Many women who get an IUD inserted express how free they feel. No longer do they need to worry about remembering to take the pill in the morning, and they’re free to be as spontaneous as they like with their committed partner without needing to stop to put on a condom. From time to time, though, women want to make sure any health woes are not related to a misplaced or moving IUD. You can often perform this check at home by finding it yourself, but what do IUD strings feel like, anyway?
Most IUDs cause no trouble, but occasionally, one moves out of place. When this occurs, a woman runs the risk of becoming pregnant. While not 100 percent foolproof, one way a woman can make sure her IUD hasn’t navigated to somewhere it shouldn’t be is by testing the strings. What do IUD strings feel like, and how can females check them?
How Do IUDs Work?
Two types of IUD exist: hormonal and nonhormonal. The nonhormonal form of IUD utilizes copper to prevent sperm from fertilizing the egg. Copper keeps sperm from swimming properly, and because they cannot get to the egg, pregnancy does not occur.
According to Planned Parenthood, if a woman has this type of IUD inserted within five days of having unprotected sex, she runs hardly any risk of pregnancy. Copper IUDs last 10-12 years. Women who cannot use hormonal birth control due to the side effects should investigate this method, as it prevents pregnancy more effectively than condoms, which occasionally break or fail due to human error.
Hormonal IUDs, such as Mirena, prevent pregnancy in much the same way birth control pills do. However, their advantage includes the ability to do things such as taking a spontaneous road trip without worrying as to whether she remembered to bring her contraception. Different types of hormonal IUDs last for periods of time varying from three to seven years.
A doctor can remove both forms of IUD if a female wishes to become pregnant. It is, however, important to note that neither type of IUD protects against sexually transmitted diseases, so those not in committed relationships should continue using condoms and dental dams during intercourse.
What Do IUD Strings Feel Like?
Checking IUD strings takes only a few seconds, but a woman may not know what to feel for when she checks her device. What do IUD strings feel like, and what can a woman expect when checking?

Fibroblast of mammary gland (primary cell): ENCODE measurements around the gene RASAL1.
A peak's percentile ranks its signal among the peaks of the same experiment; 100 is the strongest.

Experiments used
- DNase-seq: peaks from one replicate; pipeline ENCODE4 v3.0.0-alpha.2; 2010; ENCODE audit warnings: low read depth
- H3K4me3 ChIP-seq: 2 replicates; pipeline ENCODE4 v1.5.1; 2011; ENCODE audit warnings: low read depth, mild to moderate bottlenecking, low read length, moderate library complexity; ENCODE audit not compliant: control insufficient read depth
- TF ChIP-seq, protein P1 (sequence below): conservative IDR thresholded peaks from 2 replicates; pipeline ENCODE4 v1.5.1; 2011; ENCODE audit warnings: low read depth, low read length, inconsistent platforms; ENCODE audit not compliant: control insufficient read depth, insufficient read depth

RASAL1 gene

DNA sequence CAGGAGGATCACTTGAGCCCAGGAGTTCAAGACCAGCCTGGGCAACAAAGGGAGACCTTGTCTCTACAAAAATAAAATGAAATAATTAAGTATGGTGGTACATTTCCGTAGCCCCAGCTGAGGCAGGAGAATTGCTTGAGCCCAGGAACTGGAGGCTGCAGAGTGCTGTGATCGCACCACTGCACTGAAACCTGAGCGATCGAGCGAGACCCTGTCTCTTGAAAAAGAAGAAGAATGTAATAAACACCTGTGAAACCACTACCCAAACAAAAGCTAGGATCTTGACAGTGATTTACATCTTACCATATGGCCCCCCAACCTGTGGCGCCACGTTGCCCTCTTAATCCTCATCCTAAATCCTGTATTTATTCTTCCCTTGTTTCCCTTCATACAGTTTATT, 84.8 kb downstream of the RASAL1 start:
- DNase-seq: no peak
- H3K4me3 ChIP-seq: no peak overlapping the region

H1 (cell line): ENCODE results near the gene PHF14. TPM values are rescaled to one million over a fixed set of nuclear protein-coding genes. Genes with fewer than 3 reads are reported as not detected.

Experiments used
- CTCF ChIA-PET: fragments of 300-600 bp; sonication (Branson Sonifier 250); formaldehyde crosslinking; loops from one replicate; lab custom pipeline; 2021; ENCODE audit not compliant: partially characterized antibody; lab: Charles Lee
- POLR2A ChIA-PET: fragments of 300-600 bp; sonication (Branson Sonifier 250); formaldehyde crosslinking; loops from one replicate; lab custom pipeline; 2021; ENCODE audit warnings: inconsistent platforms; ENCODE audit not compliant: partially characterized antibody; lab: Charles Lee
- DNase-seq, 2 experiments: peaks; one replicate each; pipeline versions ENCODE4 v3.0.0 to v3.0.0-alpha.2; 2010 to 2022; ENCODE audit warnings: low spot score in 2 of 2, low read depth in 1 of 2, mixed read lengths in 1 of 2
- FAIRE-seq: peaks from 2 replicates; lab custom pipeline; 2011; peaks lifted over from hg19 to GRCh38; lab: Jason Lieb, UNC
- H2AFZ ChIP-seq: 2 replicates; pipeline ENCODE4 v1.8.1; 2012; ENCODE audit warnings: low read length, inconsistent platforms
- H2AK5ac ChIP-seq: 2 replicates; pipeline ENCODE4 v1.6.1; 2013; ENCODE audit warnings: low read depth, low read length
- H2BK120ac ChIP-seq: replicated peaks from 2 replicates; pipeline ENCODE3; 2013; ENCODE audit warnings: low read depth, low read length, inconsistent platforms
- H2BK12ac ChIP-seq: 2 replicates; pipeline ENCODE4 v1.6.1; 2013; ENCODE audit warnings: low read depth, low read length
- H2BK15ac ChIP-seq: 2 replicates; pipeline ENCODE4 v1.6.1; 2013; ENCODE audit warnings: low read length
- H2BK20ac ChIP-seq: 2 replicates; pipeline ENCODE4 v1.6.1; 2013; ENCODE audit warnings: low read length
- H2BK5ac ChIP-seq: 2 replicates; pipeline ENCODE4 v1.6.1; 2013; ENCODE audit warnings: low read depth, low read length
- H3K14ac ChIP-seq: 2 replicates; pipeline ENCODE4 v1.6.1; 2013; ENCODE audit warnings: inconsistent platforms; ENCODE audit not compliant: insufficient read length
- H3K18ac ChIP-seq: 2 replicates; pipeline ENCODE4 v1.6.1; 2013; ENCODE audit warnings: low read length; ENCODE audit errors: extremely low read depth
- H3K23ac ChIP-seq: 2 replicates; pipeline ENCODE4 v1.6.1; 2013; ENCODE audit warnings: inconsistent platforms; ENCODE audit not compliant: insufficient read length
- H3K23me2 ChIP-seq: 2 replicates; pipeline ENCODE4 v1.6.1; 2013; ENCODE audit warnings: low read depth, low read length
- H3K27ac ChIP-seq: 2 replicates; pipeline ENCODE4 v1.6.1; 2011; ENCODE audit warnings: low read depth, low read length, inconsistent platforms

The type of IUD a woman selects plays a small role in what the strings feel like. Those of a copper IUD feel stiff when the device is first inserted, although they do soften and wrap around the cervix over time. The strings usually extend a tiny bit into the vaginal cavity, and they feel at first like the metal used to make an extremely thin paper clip.
Hormonal IUD strings feel slightly less stiff at first than copper ones. The feeling is more akin to a stiffened piece of thread or a very thin plastic tie. As with copper IUDs, the strings extend only a few millimeters from the cervix, so have no fear of them constantly dangling from the vagina.
Normally, a woman’s partner cannot feel the IUD during sexual intercourse. However, as certain positions may allow the man’s penis to hit the cervix, the female partner may experience pain while the man feels a little pick or scratch. If this occurs, the woman’s doctor can trim the strings shorter.
How to Check IUD Strings
Few women can reach their cervix while lying supine, and since strings don’t extend far, many find the easiest position to check them is by squatting low. She should think of going number two while on a camping trip and squat down.
Then, she should insert her finger into the vagina until she feels the cervix. It’s good to get an idea of the size and length of the cervix, anyway, if a woman prefers to use menstrual cups during her period instead of tampons.
Important — do not yank or tug on the strings in any way. Doing so could move the IUD out of place, creating the risk of unintentional pregnancy. Simply gently tap or touch the cervical opening to feel the strings.
What If I Can’t Feel My IUD Strings?
If a woman cannot feel anything when she tests for her strings, it doesn’t necessarily mean hitting the panic button. It does, however, mean picking up the phone and calling the gynecologist.
Remember, copper IUDs can prevent pregnancy if inserted within five days of unprotected or even sketchy sex when the position of the IUD is unclear. The doctor may require a pregnancy test, however, to be sure conception hasn’t occurred before inserting a new device if necessary. Women with access to emergency contraception can use it to further decrease the chances of becoming with child.
If the doctor cannot determine the position of the IUD through a pelvic exam, they may do an ultrasound to check if it’s still in place. Rarely, an IUD will perforate the uterine wall and travel to other parts of the body. While not dangerous, the IUD will need to be removed and a new one inserted.
Enjoying Sexual Freedom
Regardless of the type of IUD a woman chooses, most discover they adore the freedom the device gives them to enjoy spontaneous intercourse without the fear of becoming pregnant. Now that women know the answer to the question, “what do IUD strings feel like?” they can ask their gynecologist if this is the best, nearly hassle-free birth control method for them!